A gripping biography of Charlotte Salomon, and an ode to how art can capture both life’s everyday beauty and its monumental horrors
Charlotte Salomon was a German-Jewish artist born in Berlin. She is remembered for her autobiographical series of paintings, Life? or Theater?, which consists of 769 individual works painted between 1941 and 1943 while she was in hiding from the Nazis in the south of France, and which has been called a painted parallel to Anne Frank’s The Diary of a Young Girl and an early graphic novel. In 1943, she entrusted her collection of paintings to a friend. In October of that year, she was captured and deported to Auschwitz, where she and her unborn child were gassed to death upon arrival.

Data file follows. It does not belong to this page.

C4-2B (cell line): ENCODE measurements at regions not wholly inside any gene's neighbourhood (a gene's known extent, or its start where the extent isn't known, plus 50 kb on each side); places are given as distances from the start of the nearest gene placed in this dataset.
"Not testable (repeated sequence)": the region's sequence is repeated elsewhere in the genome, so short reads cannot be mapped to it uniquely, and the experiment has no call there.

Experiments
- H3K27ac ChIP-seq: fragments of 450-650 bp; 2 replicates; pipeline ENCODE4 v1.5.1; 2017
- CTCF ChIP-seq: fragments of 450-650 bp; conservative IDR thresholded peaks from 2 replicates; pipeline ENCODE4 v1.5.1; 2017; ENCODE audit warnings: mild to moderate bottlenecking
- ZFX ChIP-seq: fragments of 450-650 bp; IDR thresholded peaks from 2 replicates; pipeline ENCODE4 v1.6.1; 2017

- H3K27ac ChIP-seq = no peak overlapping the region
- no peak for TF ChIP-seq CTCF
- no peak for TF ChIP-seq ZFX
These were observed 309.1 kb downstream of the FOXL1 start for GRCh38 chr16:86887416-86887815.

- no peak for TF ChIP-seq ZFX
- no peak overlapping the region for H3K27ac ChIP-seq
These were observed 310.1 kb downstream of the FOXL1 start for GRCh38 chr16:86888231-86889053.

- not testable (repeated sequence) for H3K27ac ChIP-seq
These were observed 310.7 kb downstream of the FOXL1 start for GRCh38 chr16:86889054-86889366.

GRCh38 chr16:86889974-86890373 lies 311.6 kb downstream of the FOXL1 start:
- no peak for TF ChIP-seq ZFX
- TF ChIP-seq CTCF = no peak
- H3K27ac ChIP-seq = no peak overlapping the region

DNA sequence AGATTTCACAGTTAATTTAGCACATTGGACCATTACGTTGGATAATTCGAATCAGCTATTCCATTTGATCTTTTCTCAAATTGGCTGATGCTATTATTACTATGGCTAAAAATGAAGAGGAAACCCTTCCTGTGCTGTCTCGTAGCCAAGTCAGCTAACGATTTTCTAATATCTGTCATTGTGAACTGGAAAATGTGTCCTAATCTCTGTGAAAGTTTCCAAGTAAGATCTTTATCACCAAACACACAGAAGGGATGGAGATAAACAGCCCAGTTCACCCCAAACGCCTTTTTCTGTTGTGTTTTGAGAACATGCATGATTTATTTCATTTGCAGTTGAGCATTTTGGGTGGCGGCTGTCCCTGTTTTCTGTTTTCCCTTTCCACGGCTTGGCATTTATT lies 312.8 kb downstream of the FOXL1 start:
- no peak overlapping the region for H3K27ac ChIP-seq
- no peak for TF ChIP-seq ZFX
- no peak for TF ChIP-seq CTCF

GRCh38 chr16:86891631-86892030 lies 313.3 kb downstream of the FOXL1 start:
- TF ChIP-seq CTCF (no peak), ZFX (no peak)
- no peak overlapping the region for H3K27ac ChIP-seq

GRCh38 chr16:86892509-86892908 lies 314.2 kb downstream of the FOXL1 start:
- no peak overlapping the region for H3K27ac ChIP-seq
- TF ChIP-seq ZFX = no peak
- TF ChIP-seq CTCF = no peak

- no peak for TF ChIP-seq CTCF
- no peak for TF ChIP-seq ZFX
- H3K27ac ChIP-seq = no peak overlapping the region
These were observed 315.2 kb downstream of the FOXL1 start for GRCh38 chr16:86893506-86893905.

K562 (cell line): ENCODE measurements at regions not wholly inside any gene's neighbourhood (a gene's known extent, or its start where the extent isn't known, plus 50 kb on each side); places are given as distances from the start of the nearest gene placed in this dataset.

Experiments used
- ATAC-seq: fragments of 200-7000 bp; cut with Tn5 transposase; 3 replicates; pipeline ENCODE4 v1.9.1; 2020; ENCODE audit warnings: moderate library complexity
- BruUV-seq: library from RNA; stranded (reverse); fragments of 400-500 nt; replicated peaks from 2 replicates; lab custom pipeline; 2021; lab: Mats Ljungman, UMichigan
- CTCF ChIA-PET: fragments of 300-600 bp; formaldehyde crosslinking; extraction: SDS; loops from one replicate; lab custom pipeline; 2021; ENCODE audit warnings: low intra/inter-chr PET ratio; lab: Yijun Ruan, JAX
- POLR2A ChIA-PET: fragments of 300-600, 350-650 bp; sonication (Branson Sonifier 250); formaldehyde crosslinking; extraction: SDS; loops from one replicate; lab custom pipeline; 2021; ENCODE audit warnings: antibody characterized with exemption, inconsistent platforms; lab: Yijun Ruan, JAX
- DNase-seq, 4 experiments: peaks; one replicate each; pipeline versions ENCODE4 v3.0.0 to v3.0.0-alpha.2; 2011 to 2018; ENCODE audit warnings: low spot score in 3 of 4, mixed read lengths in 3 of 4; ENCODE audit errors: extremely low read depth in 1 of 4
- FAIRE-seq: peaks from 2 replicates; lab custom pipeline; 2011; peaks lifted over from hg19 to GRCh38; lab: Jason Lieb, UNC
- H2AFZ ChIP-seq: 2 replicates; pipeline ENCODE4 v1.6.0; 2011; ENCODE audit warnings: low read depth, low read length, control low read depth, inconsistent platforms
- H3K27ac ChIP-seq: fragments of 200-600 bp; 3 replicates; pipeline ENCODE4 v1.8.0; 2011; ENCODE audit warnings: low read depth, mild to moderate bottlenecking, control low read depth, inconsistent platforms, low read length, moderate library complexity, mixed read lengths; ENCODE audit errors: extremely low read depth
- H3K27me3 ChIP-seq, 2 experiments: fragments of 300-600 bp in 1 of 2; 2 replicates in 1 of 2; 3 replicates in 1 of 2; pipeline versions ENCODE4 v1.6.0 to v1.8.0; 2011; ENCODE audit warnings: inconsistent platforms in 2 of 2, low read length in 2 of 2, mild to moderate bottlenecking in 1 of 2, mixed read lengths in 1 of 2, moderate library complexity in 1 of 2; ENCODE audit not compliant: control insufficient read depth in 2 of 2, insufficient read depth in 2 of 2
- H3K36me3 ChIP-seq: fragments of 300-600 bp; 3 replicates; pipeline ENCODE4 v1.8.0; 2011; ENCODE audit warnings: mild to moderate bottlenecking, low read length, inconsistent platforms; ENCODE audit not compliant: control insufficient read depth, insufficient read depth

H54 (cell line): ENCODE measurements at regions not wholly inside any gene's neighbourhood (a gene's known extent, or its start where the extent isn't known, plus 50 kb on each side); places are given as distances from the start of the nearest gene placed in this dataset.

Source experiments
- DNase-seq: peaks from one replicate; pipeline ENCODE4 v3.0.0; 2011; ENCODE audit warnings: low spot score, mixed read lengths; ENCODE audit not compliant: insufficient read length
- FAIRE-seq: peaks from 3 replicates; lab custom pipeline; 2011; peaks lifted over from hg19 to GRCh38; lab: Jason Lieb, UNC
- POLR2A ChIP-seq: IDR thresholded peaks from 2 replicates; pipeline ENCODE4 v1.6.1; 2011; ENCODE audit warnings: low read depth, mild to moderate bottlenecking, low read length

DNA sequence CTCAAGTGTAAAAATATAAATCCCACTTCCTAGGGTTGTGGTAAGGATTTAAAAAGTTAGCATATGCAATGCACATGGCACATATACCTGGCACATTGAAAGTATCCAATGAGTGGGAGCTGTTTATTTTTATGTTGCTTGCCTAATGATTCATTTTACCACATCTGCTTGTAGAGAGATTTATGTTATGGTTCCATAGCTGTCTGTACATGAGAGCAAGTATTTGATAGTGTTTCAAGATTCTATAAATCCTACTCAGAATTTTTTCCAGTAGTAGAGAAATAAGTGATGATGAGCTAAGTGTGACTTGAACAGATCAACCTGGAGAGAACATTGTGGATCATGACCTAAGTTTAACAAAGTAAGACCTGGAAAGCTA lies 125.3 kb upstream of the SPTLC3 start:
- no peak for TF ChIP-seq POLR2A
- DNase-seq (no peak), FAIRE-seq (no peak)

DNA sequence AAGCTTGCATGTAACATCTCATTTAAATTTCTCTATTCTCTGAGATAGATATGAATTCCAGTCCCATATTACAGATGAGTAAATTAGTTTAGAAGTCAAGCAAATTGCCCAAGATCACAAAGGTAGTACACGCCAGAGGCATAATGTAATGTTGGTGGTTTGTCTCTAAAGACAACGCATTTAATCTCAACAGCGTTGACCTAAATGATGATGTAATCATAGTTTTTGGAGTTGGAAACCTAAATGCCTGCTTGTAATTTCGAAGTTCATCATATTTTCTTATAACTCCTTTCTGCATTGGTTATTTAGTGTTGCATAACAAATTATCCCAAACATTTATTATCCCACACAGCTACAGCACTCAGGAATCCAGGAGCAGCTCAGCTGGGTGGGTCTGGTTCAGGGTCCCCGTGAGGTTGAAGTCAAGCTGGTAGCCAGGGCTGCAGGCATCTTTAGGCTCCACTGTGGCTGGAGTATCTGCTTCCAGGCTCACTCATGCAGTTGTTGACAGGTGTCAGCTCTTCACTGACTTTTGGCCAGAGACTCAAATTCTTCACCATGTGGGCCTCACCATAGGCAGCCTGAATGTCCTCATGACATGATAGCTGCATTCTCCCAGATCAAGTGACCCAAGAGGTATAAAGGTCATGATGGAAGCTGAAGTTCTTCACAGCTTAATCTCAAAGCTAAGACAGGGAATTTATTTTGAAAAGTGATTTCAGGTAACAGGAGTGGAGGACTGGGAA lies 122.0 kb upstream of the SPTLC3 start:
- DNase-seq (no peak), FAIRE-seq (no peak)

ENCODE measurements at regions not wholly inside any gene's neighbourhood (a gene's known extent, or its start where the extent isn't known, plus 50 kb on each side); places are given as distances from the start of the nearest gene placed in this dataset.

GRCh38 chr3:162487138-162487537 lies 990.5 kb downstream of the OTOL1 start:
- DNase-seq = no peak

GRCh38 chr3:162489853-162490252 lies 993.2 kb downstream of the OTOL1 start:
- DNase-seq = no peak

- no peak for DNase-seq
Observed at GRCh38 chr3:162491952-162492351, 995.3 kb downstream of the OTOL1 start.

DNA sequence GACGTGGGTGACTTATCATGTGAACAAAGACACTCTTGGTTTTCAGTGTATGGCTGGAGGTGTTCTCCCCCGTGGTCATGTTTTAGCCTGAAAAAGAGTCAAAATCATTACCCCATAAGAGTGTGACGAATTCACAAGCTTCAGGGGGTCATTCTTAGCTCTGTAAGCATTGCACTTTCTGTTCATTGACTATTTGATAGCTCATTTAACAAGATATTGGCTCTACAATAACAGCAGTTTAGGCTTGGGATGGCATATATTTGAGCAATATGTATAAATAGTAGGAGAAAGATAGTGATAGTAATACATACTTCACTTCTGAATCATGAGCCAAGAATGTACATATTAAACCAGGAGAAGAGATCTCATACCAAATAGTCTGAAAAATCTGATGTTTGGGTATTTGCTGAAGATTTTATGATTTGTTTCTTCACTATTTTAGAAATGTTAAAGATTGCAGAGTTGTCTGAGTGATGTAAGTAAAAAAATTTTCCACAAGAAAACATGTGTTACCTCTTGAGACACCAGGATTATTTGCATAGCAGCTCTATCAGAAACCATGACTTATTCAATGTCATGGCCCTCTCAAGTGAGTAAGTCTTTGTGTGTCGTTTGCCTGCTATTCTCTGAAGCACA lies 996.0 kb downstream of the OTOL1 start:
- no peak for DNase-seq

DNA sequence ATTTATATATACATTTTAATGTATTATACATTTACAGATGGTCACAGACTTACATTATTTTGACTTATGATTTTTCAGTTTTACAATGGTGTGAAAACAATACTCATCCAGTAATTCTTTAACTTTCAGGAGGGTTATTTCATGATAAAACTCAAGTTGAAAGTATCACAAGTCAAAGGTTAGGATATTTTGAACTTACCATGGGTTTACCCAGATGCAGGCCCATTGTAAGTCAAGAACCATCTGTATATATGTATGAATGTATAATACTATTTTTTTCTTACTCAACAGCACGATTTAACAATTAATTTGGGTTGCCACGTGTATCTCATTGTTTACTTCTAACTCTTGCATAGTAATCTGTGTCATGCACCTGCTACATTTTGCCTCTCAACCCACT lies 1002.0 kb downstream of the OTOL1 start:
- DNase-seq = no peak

It’s My Whole Life covers Charlotte’s remarkable life from her childhood and art school days to her time as a refugee in Nazi-occupied France, where she created the largest single work of art created by a Jew during the Holocaust. Compellingly written and accompanied by vivid colour photographs of Salomon’s artwork, Susan Wider has crafted an illuminating portrait of an enigmatic and evanescent young artist.